Conclusions: Neutrophils from SLE patients without antiphospholipid antibodies and with no history of thrombotic seemed more prone to form NETs than those from healthy controls. NETs might be considered as a key element in the prothrombotic profile of patients with SLE and their analyses by thrombin generation test might be useful to detect risk of occurrence of thrombotic events in these patients and to prevent its occurrence by therapeutic management.

This work was supported by grants from FIS-FONDOS FEDER (PI19/00772). EMM holds a predoctoral fellowship from Fundación Española de Trombosis y Hemostasia (FETH-SETH).

Disclosures: Fernandez-Bello: Stago: Speakers Bureau; Pfizer: Speakers Bureau; SOBI,: Research Funding; Roche: Speakers Bureau; Novartis: Speakers Bureau; Takeda: Research Funding, Speakers Bureau; NovoNordisk: Current Employment, Research Funding, Speakers Bureau. Justo Sanz: Takeda: Current Employment. Alvarez Román: Bayer: Consultancy; Grifols: Research Funding; Pfizer,: Research Funding, Speakers Bureau; SOBI,: Consultancy, Research Funding, Speakers Bureau; Takeda: Research Funding, Speakers Bureau; NovoNordisk,: Research Funding, Speakers Bureau; Roche: Speakers Bureau; Novartis: Speakers Bureau. García Barcenilla: Novartis: Speakers Bureau; Roche: Speakers Bureau; Pfizer,: Speakers Bureau; NovoNordisk: Research Funding, Speakers Bureau; Takeda: Research Funding, Speakers Bureau; Bayer: Speakers Bureau. Canales: Sandoz: Speakers Bureau; Roche: Honoraria; Sandoz: Honoraria; Karyopharm: Honoraria; Roche: Speakers Bureau; Takeda: Speakers Bureau; Roche: Honoraria; Takeda: Speakers Bureau; Novartis: Honoraria; Sandoz: Speakers Bureau; Karyopharm: Honoraria; Roche: Speakers Bureau; Janssen: Honoraria; Janssen: Speakers Bureau; iQone: Honoraria; Sandoz: Honoraria; Gilead: Honoraria; Janssen: Speakers Bureau; Celgene: Honoraria; Janssen: Honoraria; Novartis: Honoraria. Jimenez-Yuste: F. Hoffman-La Roche Ltd, Novo Nordisk, Takeda, Sobi, Pfizer: Consultancy; F. Hoffman-La Roche Ltd, Novo Nordisk, Takeda, Sobi, Pfizer, Grifols, Octapharma, CSL Behring, Bayer: Honoraria; Grifols, Novo Nordisk, Takeda, Sobi, Pfizer: Research Funding. Butta: Novartis: Speakers Bureau; NovoNordisk: Speakers Bureau; Takeda: Research Funding, Speakers Bureau; SOBI: Speakers Bureau; Grifols: Research Funding; ROCHE: Research Funding, Speakers Bureau; Pfizer: Speakers Bureau.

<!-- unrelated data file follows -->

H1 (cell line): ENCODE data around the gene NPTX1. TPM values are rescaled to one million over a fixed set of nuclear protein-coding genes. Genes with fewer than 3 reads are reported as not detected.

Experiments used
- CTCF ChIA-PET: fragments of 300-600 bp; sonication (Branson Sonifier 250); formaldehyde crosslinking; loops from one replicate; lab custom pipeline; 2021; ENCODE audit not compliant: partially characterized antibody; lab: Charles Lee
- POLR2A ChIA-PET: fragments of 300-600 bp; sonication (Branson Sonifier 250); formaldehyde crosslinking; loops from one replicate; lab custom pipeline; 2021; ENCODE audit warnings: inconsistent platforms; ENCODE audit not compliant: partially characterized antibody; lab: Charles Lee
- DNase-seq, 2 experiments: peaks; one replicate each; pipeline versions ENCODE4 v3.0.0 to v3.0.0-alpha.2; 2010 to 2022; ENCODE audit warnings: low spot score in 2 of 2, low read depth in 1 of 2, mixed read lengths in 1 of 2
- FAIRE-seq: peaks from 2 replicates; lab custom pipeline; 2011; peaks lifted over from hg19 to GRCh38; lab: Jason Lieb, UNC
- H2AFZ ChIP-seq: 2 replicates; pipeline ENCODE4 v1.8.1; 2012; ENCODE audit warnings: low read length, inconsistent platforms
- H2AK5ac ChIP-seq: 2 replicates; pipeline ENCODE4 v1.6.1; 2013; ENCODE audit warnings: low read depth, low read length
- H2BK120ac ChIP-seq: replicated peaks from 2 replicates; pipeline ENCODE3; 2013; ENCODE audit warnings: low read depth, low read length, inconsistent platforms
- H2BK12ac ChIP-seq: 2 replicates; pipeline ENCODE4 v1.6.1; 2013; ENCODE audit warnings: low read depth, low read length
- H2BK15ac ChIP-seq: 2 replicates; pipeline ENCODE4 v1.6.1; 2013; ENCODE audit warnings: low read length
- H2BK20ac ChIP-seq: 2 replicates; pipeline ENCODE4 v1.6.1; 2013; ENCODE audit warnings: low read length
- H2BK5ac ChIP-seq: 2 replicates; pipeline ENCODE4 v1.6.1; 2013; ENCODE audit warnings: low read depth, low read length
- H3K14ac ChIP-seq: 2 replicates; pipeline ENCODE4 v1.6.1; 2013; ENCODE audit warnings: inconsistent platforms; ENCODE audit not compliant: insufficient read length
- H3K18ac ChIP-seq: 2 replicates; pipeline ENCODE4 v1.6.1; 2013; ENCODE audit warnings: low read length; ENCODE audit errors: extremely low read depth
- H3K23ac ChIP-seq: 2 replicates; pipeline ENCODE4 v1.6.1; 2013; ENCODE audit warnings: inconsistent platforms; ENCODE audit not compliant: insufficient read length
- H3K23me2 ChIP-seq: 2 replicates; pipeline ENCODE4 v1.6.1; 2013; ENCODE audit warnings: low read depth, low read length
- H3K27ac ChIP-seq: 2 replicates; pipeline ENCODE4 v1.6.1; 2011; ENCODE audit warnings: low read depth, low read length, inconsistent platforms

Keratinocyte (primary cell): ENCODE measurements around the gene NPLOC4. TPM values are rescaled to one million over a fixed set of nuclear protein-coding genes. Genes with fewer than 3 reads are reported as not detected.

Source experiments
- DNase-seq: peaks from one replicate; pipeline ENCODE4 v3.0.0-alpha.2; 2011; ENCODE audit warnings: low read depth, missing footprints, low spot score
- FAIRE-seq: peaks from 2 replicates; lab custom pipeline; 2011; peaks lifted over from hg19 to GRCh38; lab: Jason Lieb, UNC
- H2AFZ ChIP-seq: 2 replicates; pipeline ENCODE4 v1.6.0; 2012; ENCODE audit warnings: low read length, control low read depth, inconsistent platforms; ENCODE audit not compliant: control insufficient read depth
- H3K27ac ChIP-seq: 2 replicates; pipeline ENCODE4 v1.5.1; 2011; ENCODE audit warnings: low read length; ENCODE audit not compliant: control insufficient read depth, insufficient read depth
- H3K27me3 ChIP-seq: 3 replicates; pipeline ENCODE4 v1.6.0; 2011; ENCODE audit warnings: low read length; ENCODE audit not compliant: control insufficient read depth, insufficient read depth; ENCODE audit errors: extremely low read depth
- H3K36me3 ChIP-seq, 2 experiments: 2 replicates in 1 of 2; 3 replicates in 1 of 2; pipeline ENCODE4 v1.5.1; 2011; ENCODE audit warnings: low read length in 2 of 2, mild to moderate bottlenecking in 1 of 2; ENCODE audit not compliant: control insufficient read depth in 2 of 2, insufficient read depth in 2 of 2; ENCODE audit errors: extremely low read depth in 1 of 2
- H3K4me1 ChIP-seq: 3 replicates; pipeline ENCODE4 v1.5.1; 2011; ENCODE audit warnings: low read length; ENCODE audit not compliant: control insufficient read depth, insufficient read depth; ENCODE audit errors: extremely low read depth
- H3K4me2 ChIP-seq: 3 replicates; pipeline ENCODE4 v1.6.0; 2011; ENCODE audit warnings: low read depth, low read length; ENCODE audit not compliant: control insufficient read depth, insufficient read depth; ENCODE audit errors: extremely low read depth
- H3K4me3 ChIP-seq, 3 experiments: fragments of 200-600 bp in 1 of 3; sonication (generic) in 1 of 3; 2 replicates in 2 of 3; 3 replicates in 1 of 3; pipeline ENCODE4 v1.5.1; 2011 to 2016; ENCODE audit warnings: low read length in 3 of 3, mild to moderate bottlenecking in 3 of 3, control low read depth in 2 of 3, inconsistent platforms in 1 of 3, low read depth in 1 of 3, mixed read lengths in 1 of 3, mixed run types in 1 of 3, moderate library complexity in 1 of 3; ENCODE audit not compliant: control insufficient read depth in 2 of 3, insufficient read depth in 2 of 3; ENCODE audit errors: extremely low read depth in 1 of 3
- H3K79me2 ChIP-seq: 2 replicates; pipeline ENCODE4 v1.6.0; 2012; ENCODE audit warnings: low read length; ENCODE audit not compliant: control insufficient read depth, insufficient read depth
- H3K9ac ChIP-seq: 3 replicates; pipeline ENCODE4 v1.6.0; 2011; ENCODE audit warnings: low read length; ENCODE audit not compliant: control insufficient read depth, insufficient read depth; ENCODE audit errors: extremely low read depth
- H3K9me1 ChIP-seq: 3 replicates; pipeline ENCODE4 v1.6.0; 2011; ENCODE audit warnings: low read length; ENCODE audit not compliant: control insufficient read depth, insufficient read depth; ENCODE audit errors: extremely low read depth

*signifies non-member of ASH